First of all, hospitals are not places of cryogenic suspension. The reporter from the Spotlite did great with his dates. That’s because cryonics was in its infancy, no, its gestation still, when Walt Disney passed away. At the time of Walt’s death, no human being had ever been “frozen.”
However, only about a month after Walt’s passing, the very first human was cryogenically frozen, and his body remains in suspension today. His name was Dr. James Bedford, a psychology professor at the University of California. He was put into suspension on January 12, 1967, just weeks after Walt’s passing.
Sorry rumor mills, you just got served.
Secondly, let’s talk about this “re-animating of the animator” nonsense. Even if Mr. Disney had been placed in cryogenic suspension, we still do not have the capabilities for re-animation (bringing someone back to life after freezing).
Dennis Kowalski, President of the Cryonics Institute, a non-profit based in Michigan, says that the majority of cryonicists have two things in common: first, they are sci-fi enthusiasts, and they are optimists.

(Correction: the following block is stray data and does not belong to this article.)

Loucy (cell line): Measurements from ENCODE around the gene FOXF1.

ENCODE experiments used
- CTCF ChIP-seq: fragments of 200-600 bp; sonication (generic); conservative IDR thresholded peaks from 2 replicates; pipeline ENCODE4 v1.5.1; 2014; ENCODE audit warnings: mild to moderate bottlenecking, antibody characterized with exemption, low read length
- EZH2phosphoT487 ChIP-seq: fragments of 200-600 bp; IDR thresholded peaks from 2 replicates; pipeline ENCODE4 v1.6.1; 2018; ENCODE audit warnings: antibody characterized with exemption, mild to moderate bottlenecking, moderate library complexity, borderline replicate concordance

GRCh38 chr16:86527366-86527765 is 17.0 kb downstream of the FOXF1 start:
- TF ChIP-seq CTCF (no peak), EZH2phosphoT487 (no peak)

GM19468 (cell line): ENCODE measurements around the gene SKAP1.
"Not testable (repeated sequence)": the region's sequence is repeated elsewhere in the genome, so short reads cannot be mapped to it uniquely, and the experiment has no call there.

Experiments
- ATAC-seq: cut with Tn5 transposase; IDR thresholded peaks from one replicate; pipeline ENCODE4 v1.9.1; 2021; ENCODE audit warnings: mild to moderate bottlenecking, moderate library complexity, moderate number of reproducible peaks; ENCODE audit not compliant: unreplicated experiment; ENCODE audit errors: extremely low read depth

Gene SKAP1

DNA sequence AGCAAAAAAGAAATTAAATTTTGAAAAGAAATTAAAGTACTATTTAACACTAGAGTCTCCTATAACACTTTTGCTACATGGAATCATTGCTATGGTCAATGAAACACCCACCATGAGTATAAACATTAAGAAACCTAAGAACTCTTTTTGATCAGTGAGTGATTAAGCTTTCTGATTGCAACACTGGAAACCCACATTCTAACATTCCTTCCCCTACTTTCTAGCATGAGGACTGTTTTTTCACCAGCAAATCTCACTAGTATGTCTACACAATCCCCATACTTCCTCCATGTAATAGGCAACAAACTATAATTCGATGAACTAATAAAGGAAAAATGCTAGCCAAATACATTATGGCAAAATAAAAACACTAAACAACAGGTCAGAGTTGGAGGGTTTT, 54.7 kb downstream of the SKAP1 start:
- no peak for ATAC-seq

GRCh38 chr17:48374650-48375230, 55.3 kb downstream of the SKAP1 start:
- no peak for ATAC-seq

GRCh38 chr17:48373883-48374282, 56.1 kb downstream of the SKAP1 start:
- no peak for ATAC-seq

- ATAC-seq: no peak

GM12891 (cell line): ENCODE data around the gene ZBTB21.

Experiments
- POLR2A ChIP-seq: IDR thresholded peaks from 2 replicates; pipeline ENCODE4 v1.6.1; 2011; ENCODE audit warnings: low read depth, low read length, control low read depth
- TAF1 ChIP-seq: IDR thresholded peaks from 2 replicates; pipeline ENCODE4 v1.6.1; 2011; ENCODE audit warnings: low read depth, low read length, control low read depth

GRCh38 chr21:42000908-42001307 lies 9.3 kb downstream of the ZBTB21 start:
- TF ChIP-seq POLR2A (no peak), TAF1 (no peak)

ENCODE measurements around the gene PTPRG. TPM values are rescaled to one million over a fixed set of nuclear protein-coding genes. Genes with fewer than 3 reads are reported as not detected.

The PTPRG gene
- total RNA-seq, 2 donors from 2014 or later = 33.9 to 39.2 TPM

He says cryonics is “100 percent not possible today.”
“We’re not at the zenith of all of our knowledge right now,” he continued, “and we certainly have more to learn and to discover in the future.”
That’s not to say it won’t be possible someday. There’s no way for us to know that right now, but, as Mr. Kowalski says, right now, bringing someone back to life after he or she has been in cryogenic suspension is not yet a possibility. The subject takes humankind into issues of morality, ethics, legalities, and beliefs about Heaven and the afterlife, and for the purposes of this piece, I won’t dive into or swim around in any of the aforementioned.
Rumor mills, you now stand at 2 and 0. Wanna try for 3 and 0? That can be arranged; I just happen to have that third point up my sleeve. Here it comes:
Not only did Walt pass away a month before cryonics was able to take its first patient; now we know that the President of the Cryonics Institute admits we do not yet have the capabilities for re-animation. And now, let’s take into account our beloved Walt’s resting place.